SYRACUSE It came as no surprise when a story was published about the lack of diversity on the Syracuse City School Board which controls a $350 million-plus school budget. Their reach is vast and powers great, especially when you look at the impact of policies that effect the education of children in a system that’s become black and brown with white students in the minority at 24 percent.
Everyone is pointing fingers at the root cause of this diversity debacle, an unbelievable lack of representation where the hackneyed line “get involved black people!” is the constant refrain.
However, the fact remains that the democratic party in the City of Syracuse is in control of the process that nominates candidates. Like Washington, D.C., getting the democratic party nomination is tantamount to a coronation. (A signal of a break in voting patterns would be a Hawkins “green Party” victory this past Tuesday.)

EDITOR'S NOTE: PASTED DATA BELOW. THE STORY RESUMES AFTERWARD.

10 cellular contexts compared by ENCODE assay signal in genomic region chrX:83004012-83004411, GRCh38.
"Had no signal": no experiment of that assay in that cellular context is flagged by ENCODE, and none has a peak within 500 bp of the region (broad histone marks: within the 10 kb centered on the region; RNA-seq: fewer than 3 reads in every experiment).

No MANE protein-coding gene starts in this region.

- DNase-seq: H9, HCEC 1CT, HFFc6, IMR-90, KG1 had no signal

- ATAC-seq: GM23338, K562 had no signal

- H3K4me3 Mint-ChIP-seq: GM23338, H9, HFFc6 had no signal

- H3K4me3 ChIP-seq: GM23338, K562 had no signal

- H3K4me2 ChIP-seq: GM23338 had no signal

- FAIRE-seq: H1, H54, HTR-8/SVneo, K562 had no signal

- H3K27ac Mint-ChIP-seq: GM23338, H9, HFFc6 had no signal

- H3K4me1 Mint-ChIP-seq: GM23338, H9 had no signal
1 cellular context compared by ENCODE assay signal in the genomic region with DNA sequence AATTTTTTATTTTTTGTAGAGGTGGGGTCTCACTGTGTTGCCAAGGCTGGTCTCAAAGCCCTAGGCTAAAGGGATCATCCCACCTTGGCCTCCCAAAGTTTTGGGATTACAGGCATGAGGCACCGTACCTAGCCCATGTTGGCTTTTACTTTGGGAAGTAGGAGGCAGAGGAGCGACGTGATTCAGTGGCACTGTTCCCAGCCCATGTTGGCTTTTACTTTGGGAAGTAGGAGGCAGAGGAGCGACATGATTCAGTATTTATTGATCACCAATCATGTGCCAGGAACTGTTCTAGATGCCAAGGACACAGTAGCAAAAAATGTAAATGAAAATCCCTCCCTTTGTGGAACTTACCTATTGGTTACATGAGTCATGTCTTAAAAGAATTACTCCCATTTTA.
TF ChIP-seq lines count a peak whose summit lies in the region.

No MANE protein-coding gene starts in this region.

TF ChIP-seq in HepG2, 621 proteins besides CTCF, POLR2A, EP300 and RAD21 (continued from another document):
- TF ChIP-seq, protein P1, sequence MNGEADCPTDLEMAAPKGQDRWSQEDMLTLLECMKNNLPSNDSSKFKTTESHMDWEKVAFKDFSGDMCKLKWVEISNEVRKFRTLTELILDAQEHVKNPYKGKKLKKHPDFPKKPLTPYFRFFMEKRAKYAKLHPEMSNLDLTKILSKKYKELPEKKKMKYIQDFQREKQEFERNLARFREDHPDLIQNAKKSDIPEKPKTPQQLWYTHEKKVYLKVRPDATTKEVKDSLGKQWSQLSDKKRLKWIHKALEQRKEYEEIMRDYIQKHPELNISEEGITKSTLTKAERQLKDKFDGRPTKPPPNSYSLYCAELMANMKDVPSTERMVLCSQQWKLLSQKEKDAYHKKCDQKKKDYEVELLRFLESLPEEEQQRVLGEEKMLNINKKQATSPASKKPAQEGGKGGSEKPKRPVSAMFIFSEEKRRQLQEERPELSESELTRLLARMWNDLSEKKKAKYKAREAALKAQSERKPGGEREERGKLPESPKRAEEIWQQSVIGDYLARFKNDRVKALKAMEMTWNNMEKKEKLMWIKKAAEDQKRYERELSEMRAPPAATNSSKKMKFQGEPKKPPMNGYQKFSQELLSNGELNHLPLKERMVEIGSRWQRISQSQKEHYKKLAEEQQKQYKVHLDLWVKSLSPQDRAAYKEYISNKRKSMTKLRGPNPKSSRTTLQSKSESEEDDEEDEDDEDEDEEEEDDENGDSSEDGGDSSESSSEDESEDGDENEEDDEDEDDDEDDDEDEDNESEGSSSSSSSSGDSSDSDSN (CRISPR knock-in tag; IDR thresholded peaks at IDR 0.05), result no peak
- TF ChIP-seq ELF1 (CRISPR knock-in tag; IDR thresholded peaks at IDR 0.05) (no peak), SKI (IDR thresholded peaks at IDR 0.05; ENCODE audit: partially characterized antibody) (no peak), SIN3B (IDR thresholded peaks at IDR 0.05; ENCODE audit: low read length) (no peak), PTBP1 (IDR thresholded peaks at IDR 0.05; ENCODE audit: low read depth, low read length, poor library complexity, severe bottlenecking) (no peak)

And no matter how many African-Americans attempt to participate in whatever party affiliation, the party that hosts the lion’s share of registrations in the City of Syracuse is the democratic party.
It has always been difficult for African-Americans and Hispanics to gain even a toe-hold on the mountain of power that stands before us, power that’s brokered by democrats.
As African-Americans and other “minorities” grow in population we’ve shrunk in some important visual roles that should represent progress.
It’s not just the school board — it’s our city.
Look at your television and tell me if you see any African-American males. Not one from what I can see. African-American women have fared better than men but that still leaves one Jackie Robinson as a news anchor who’s program is produced and broadcast from our local market. Time-Warner’s YNN is produced substantially out of Albany, N.Y., but has a diverse anchor lineup, unmatched locally.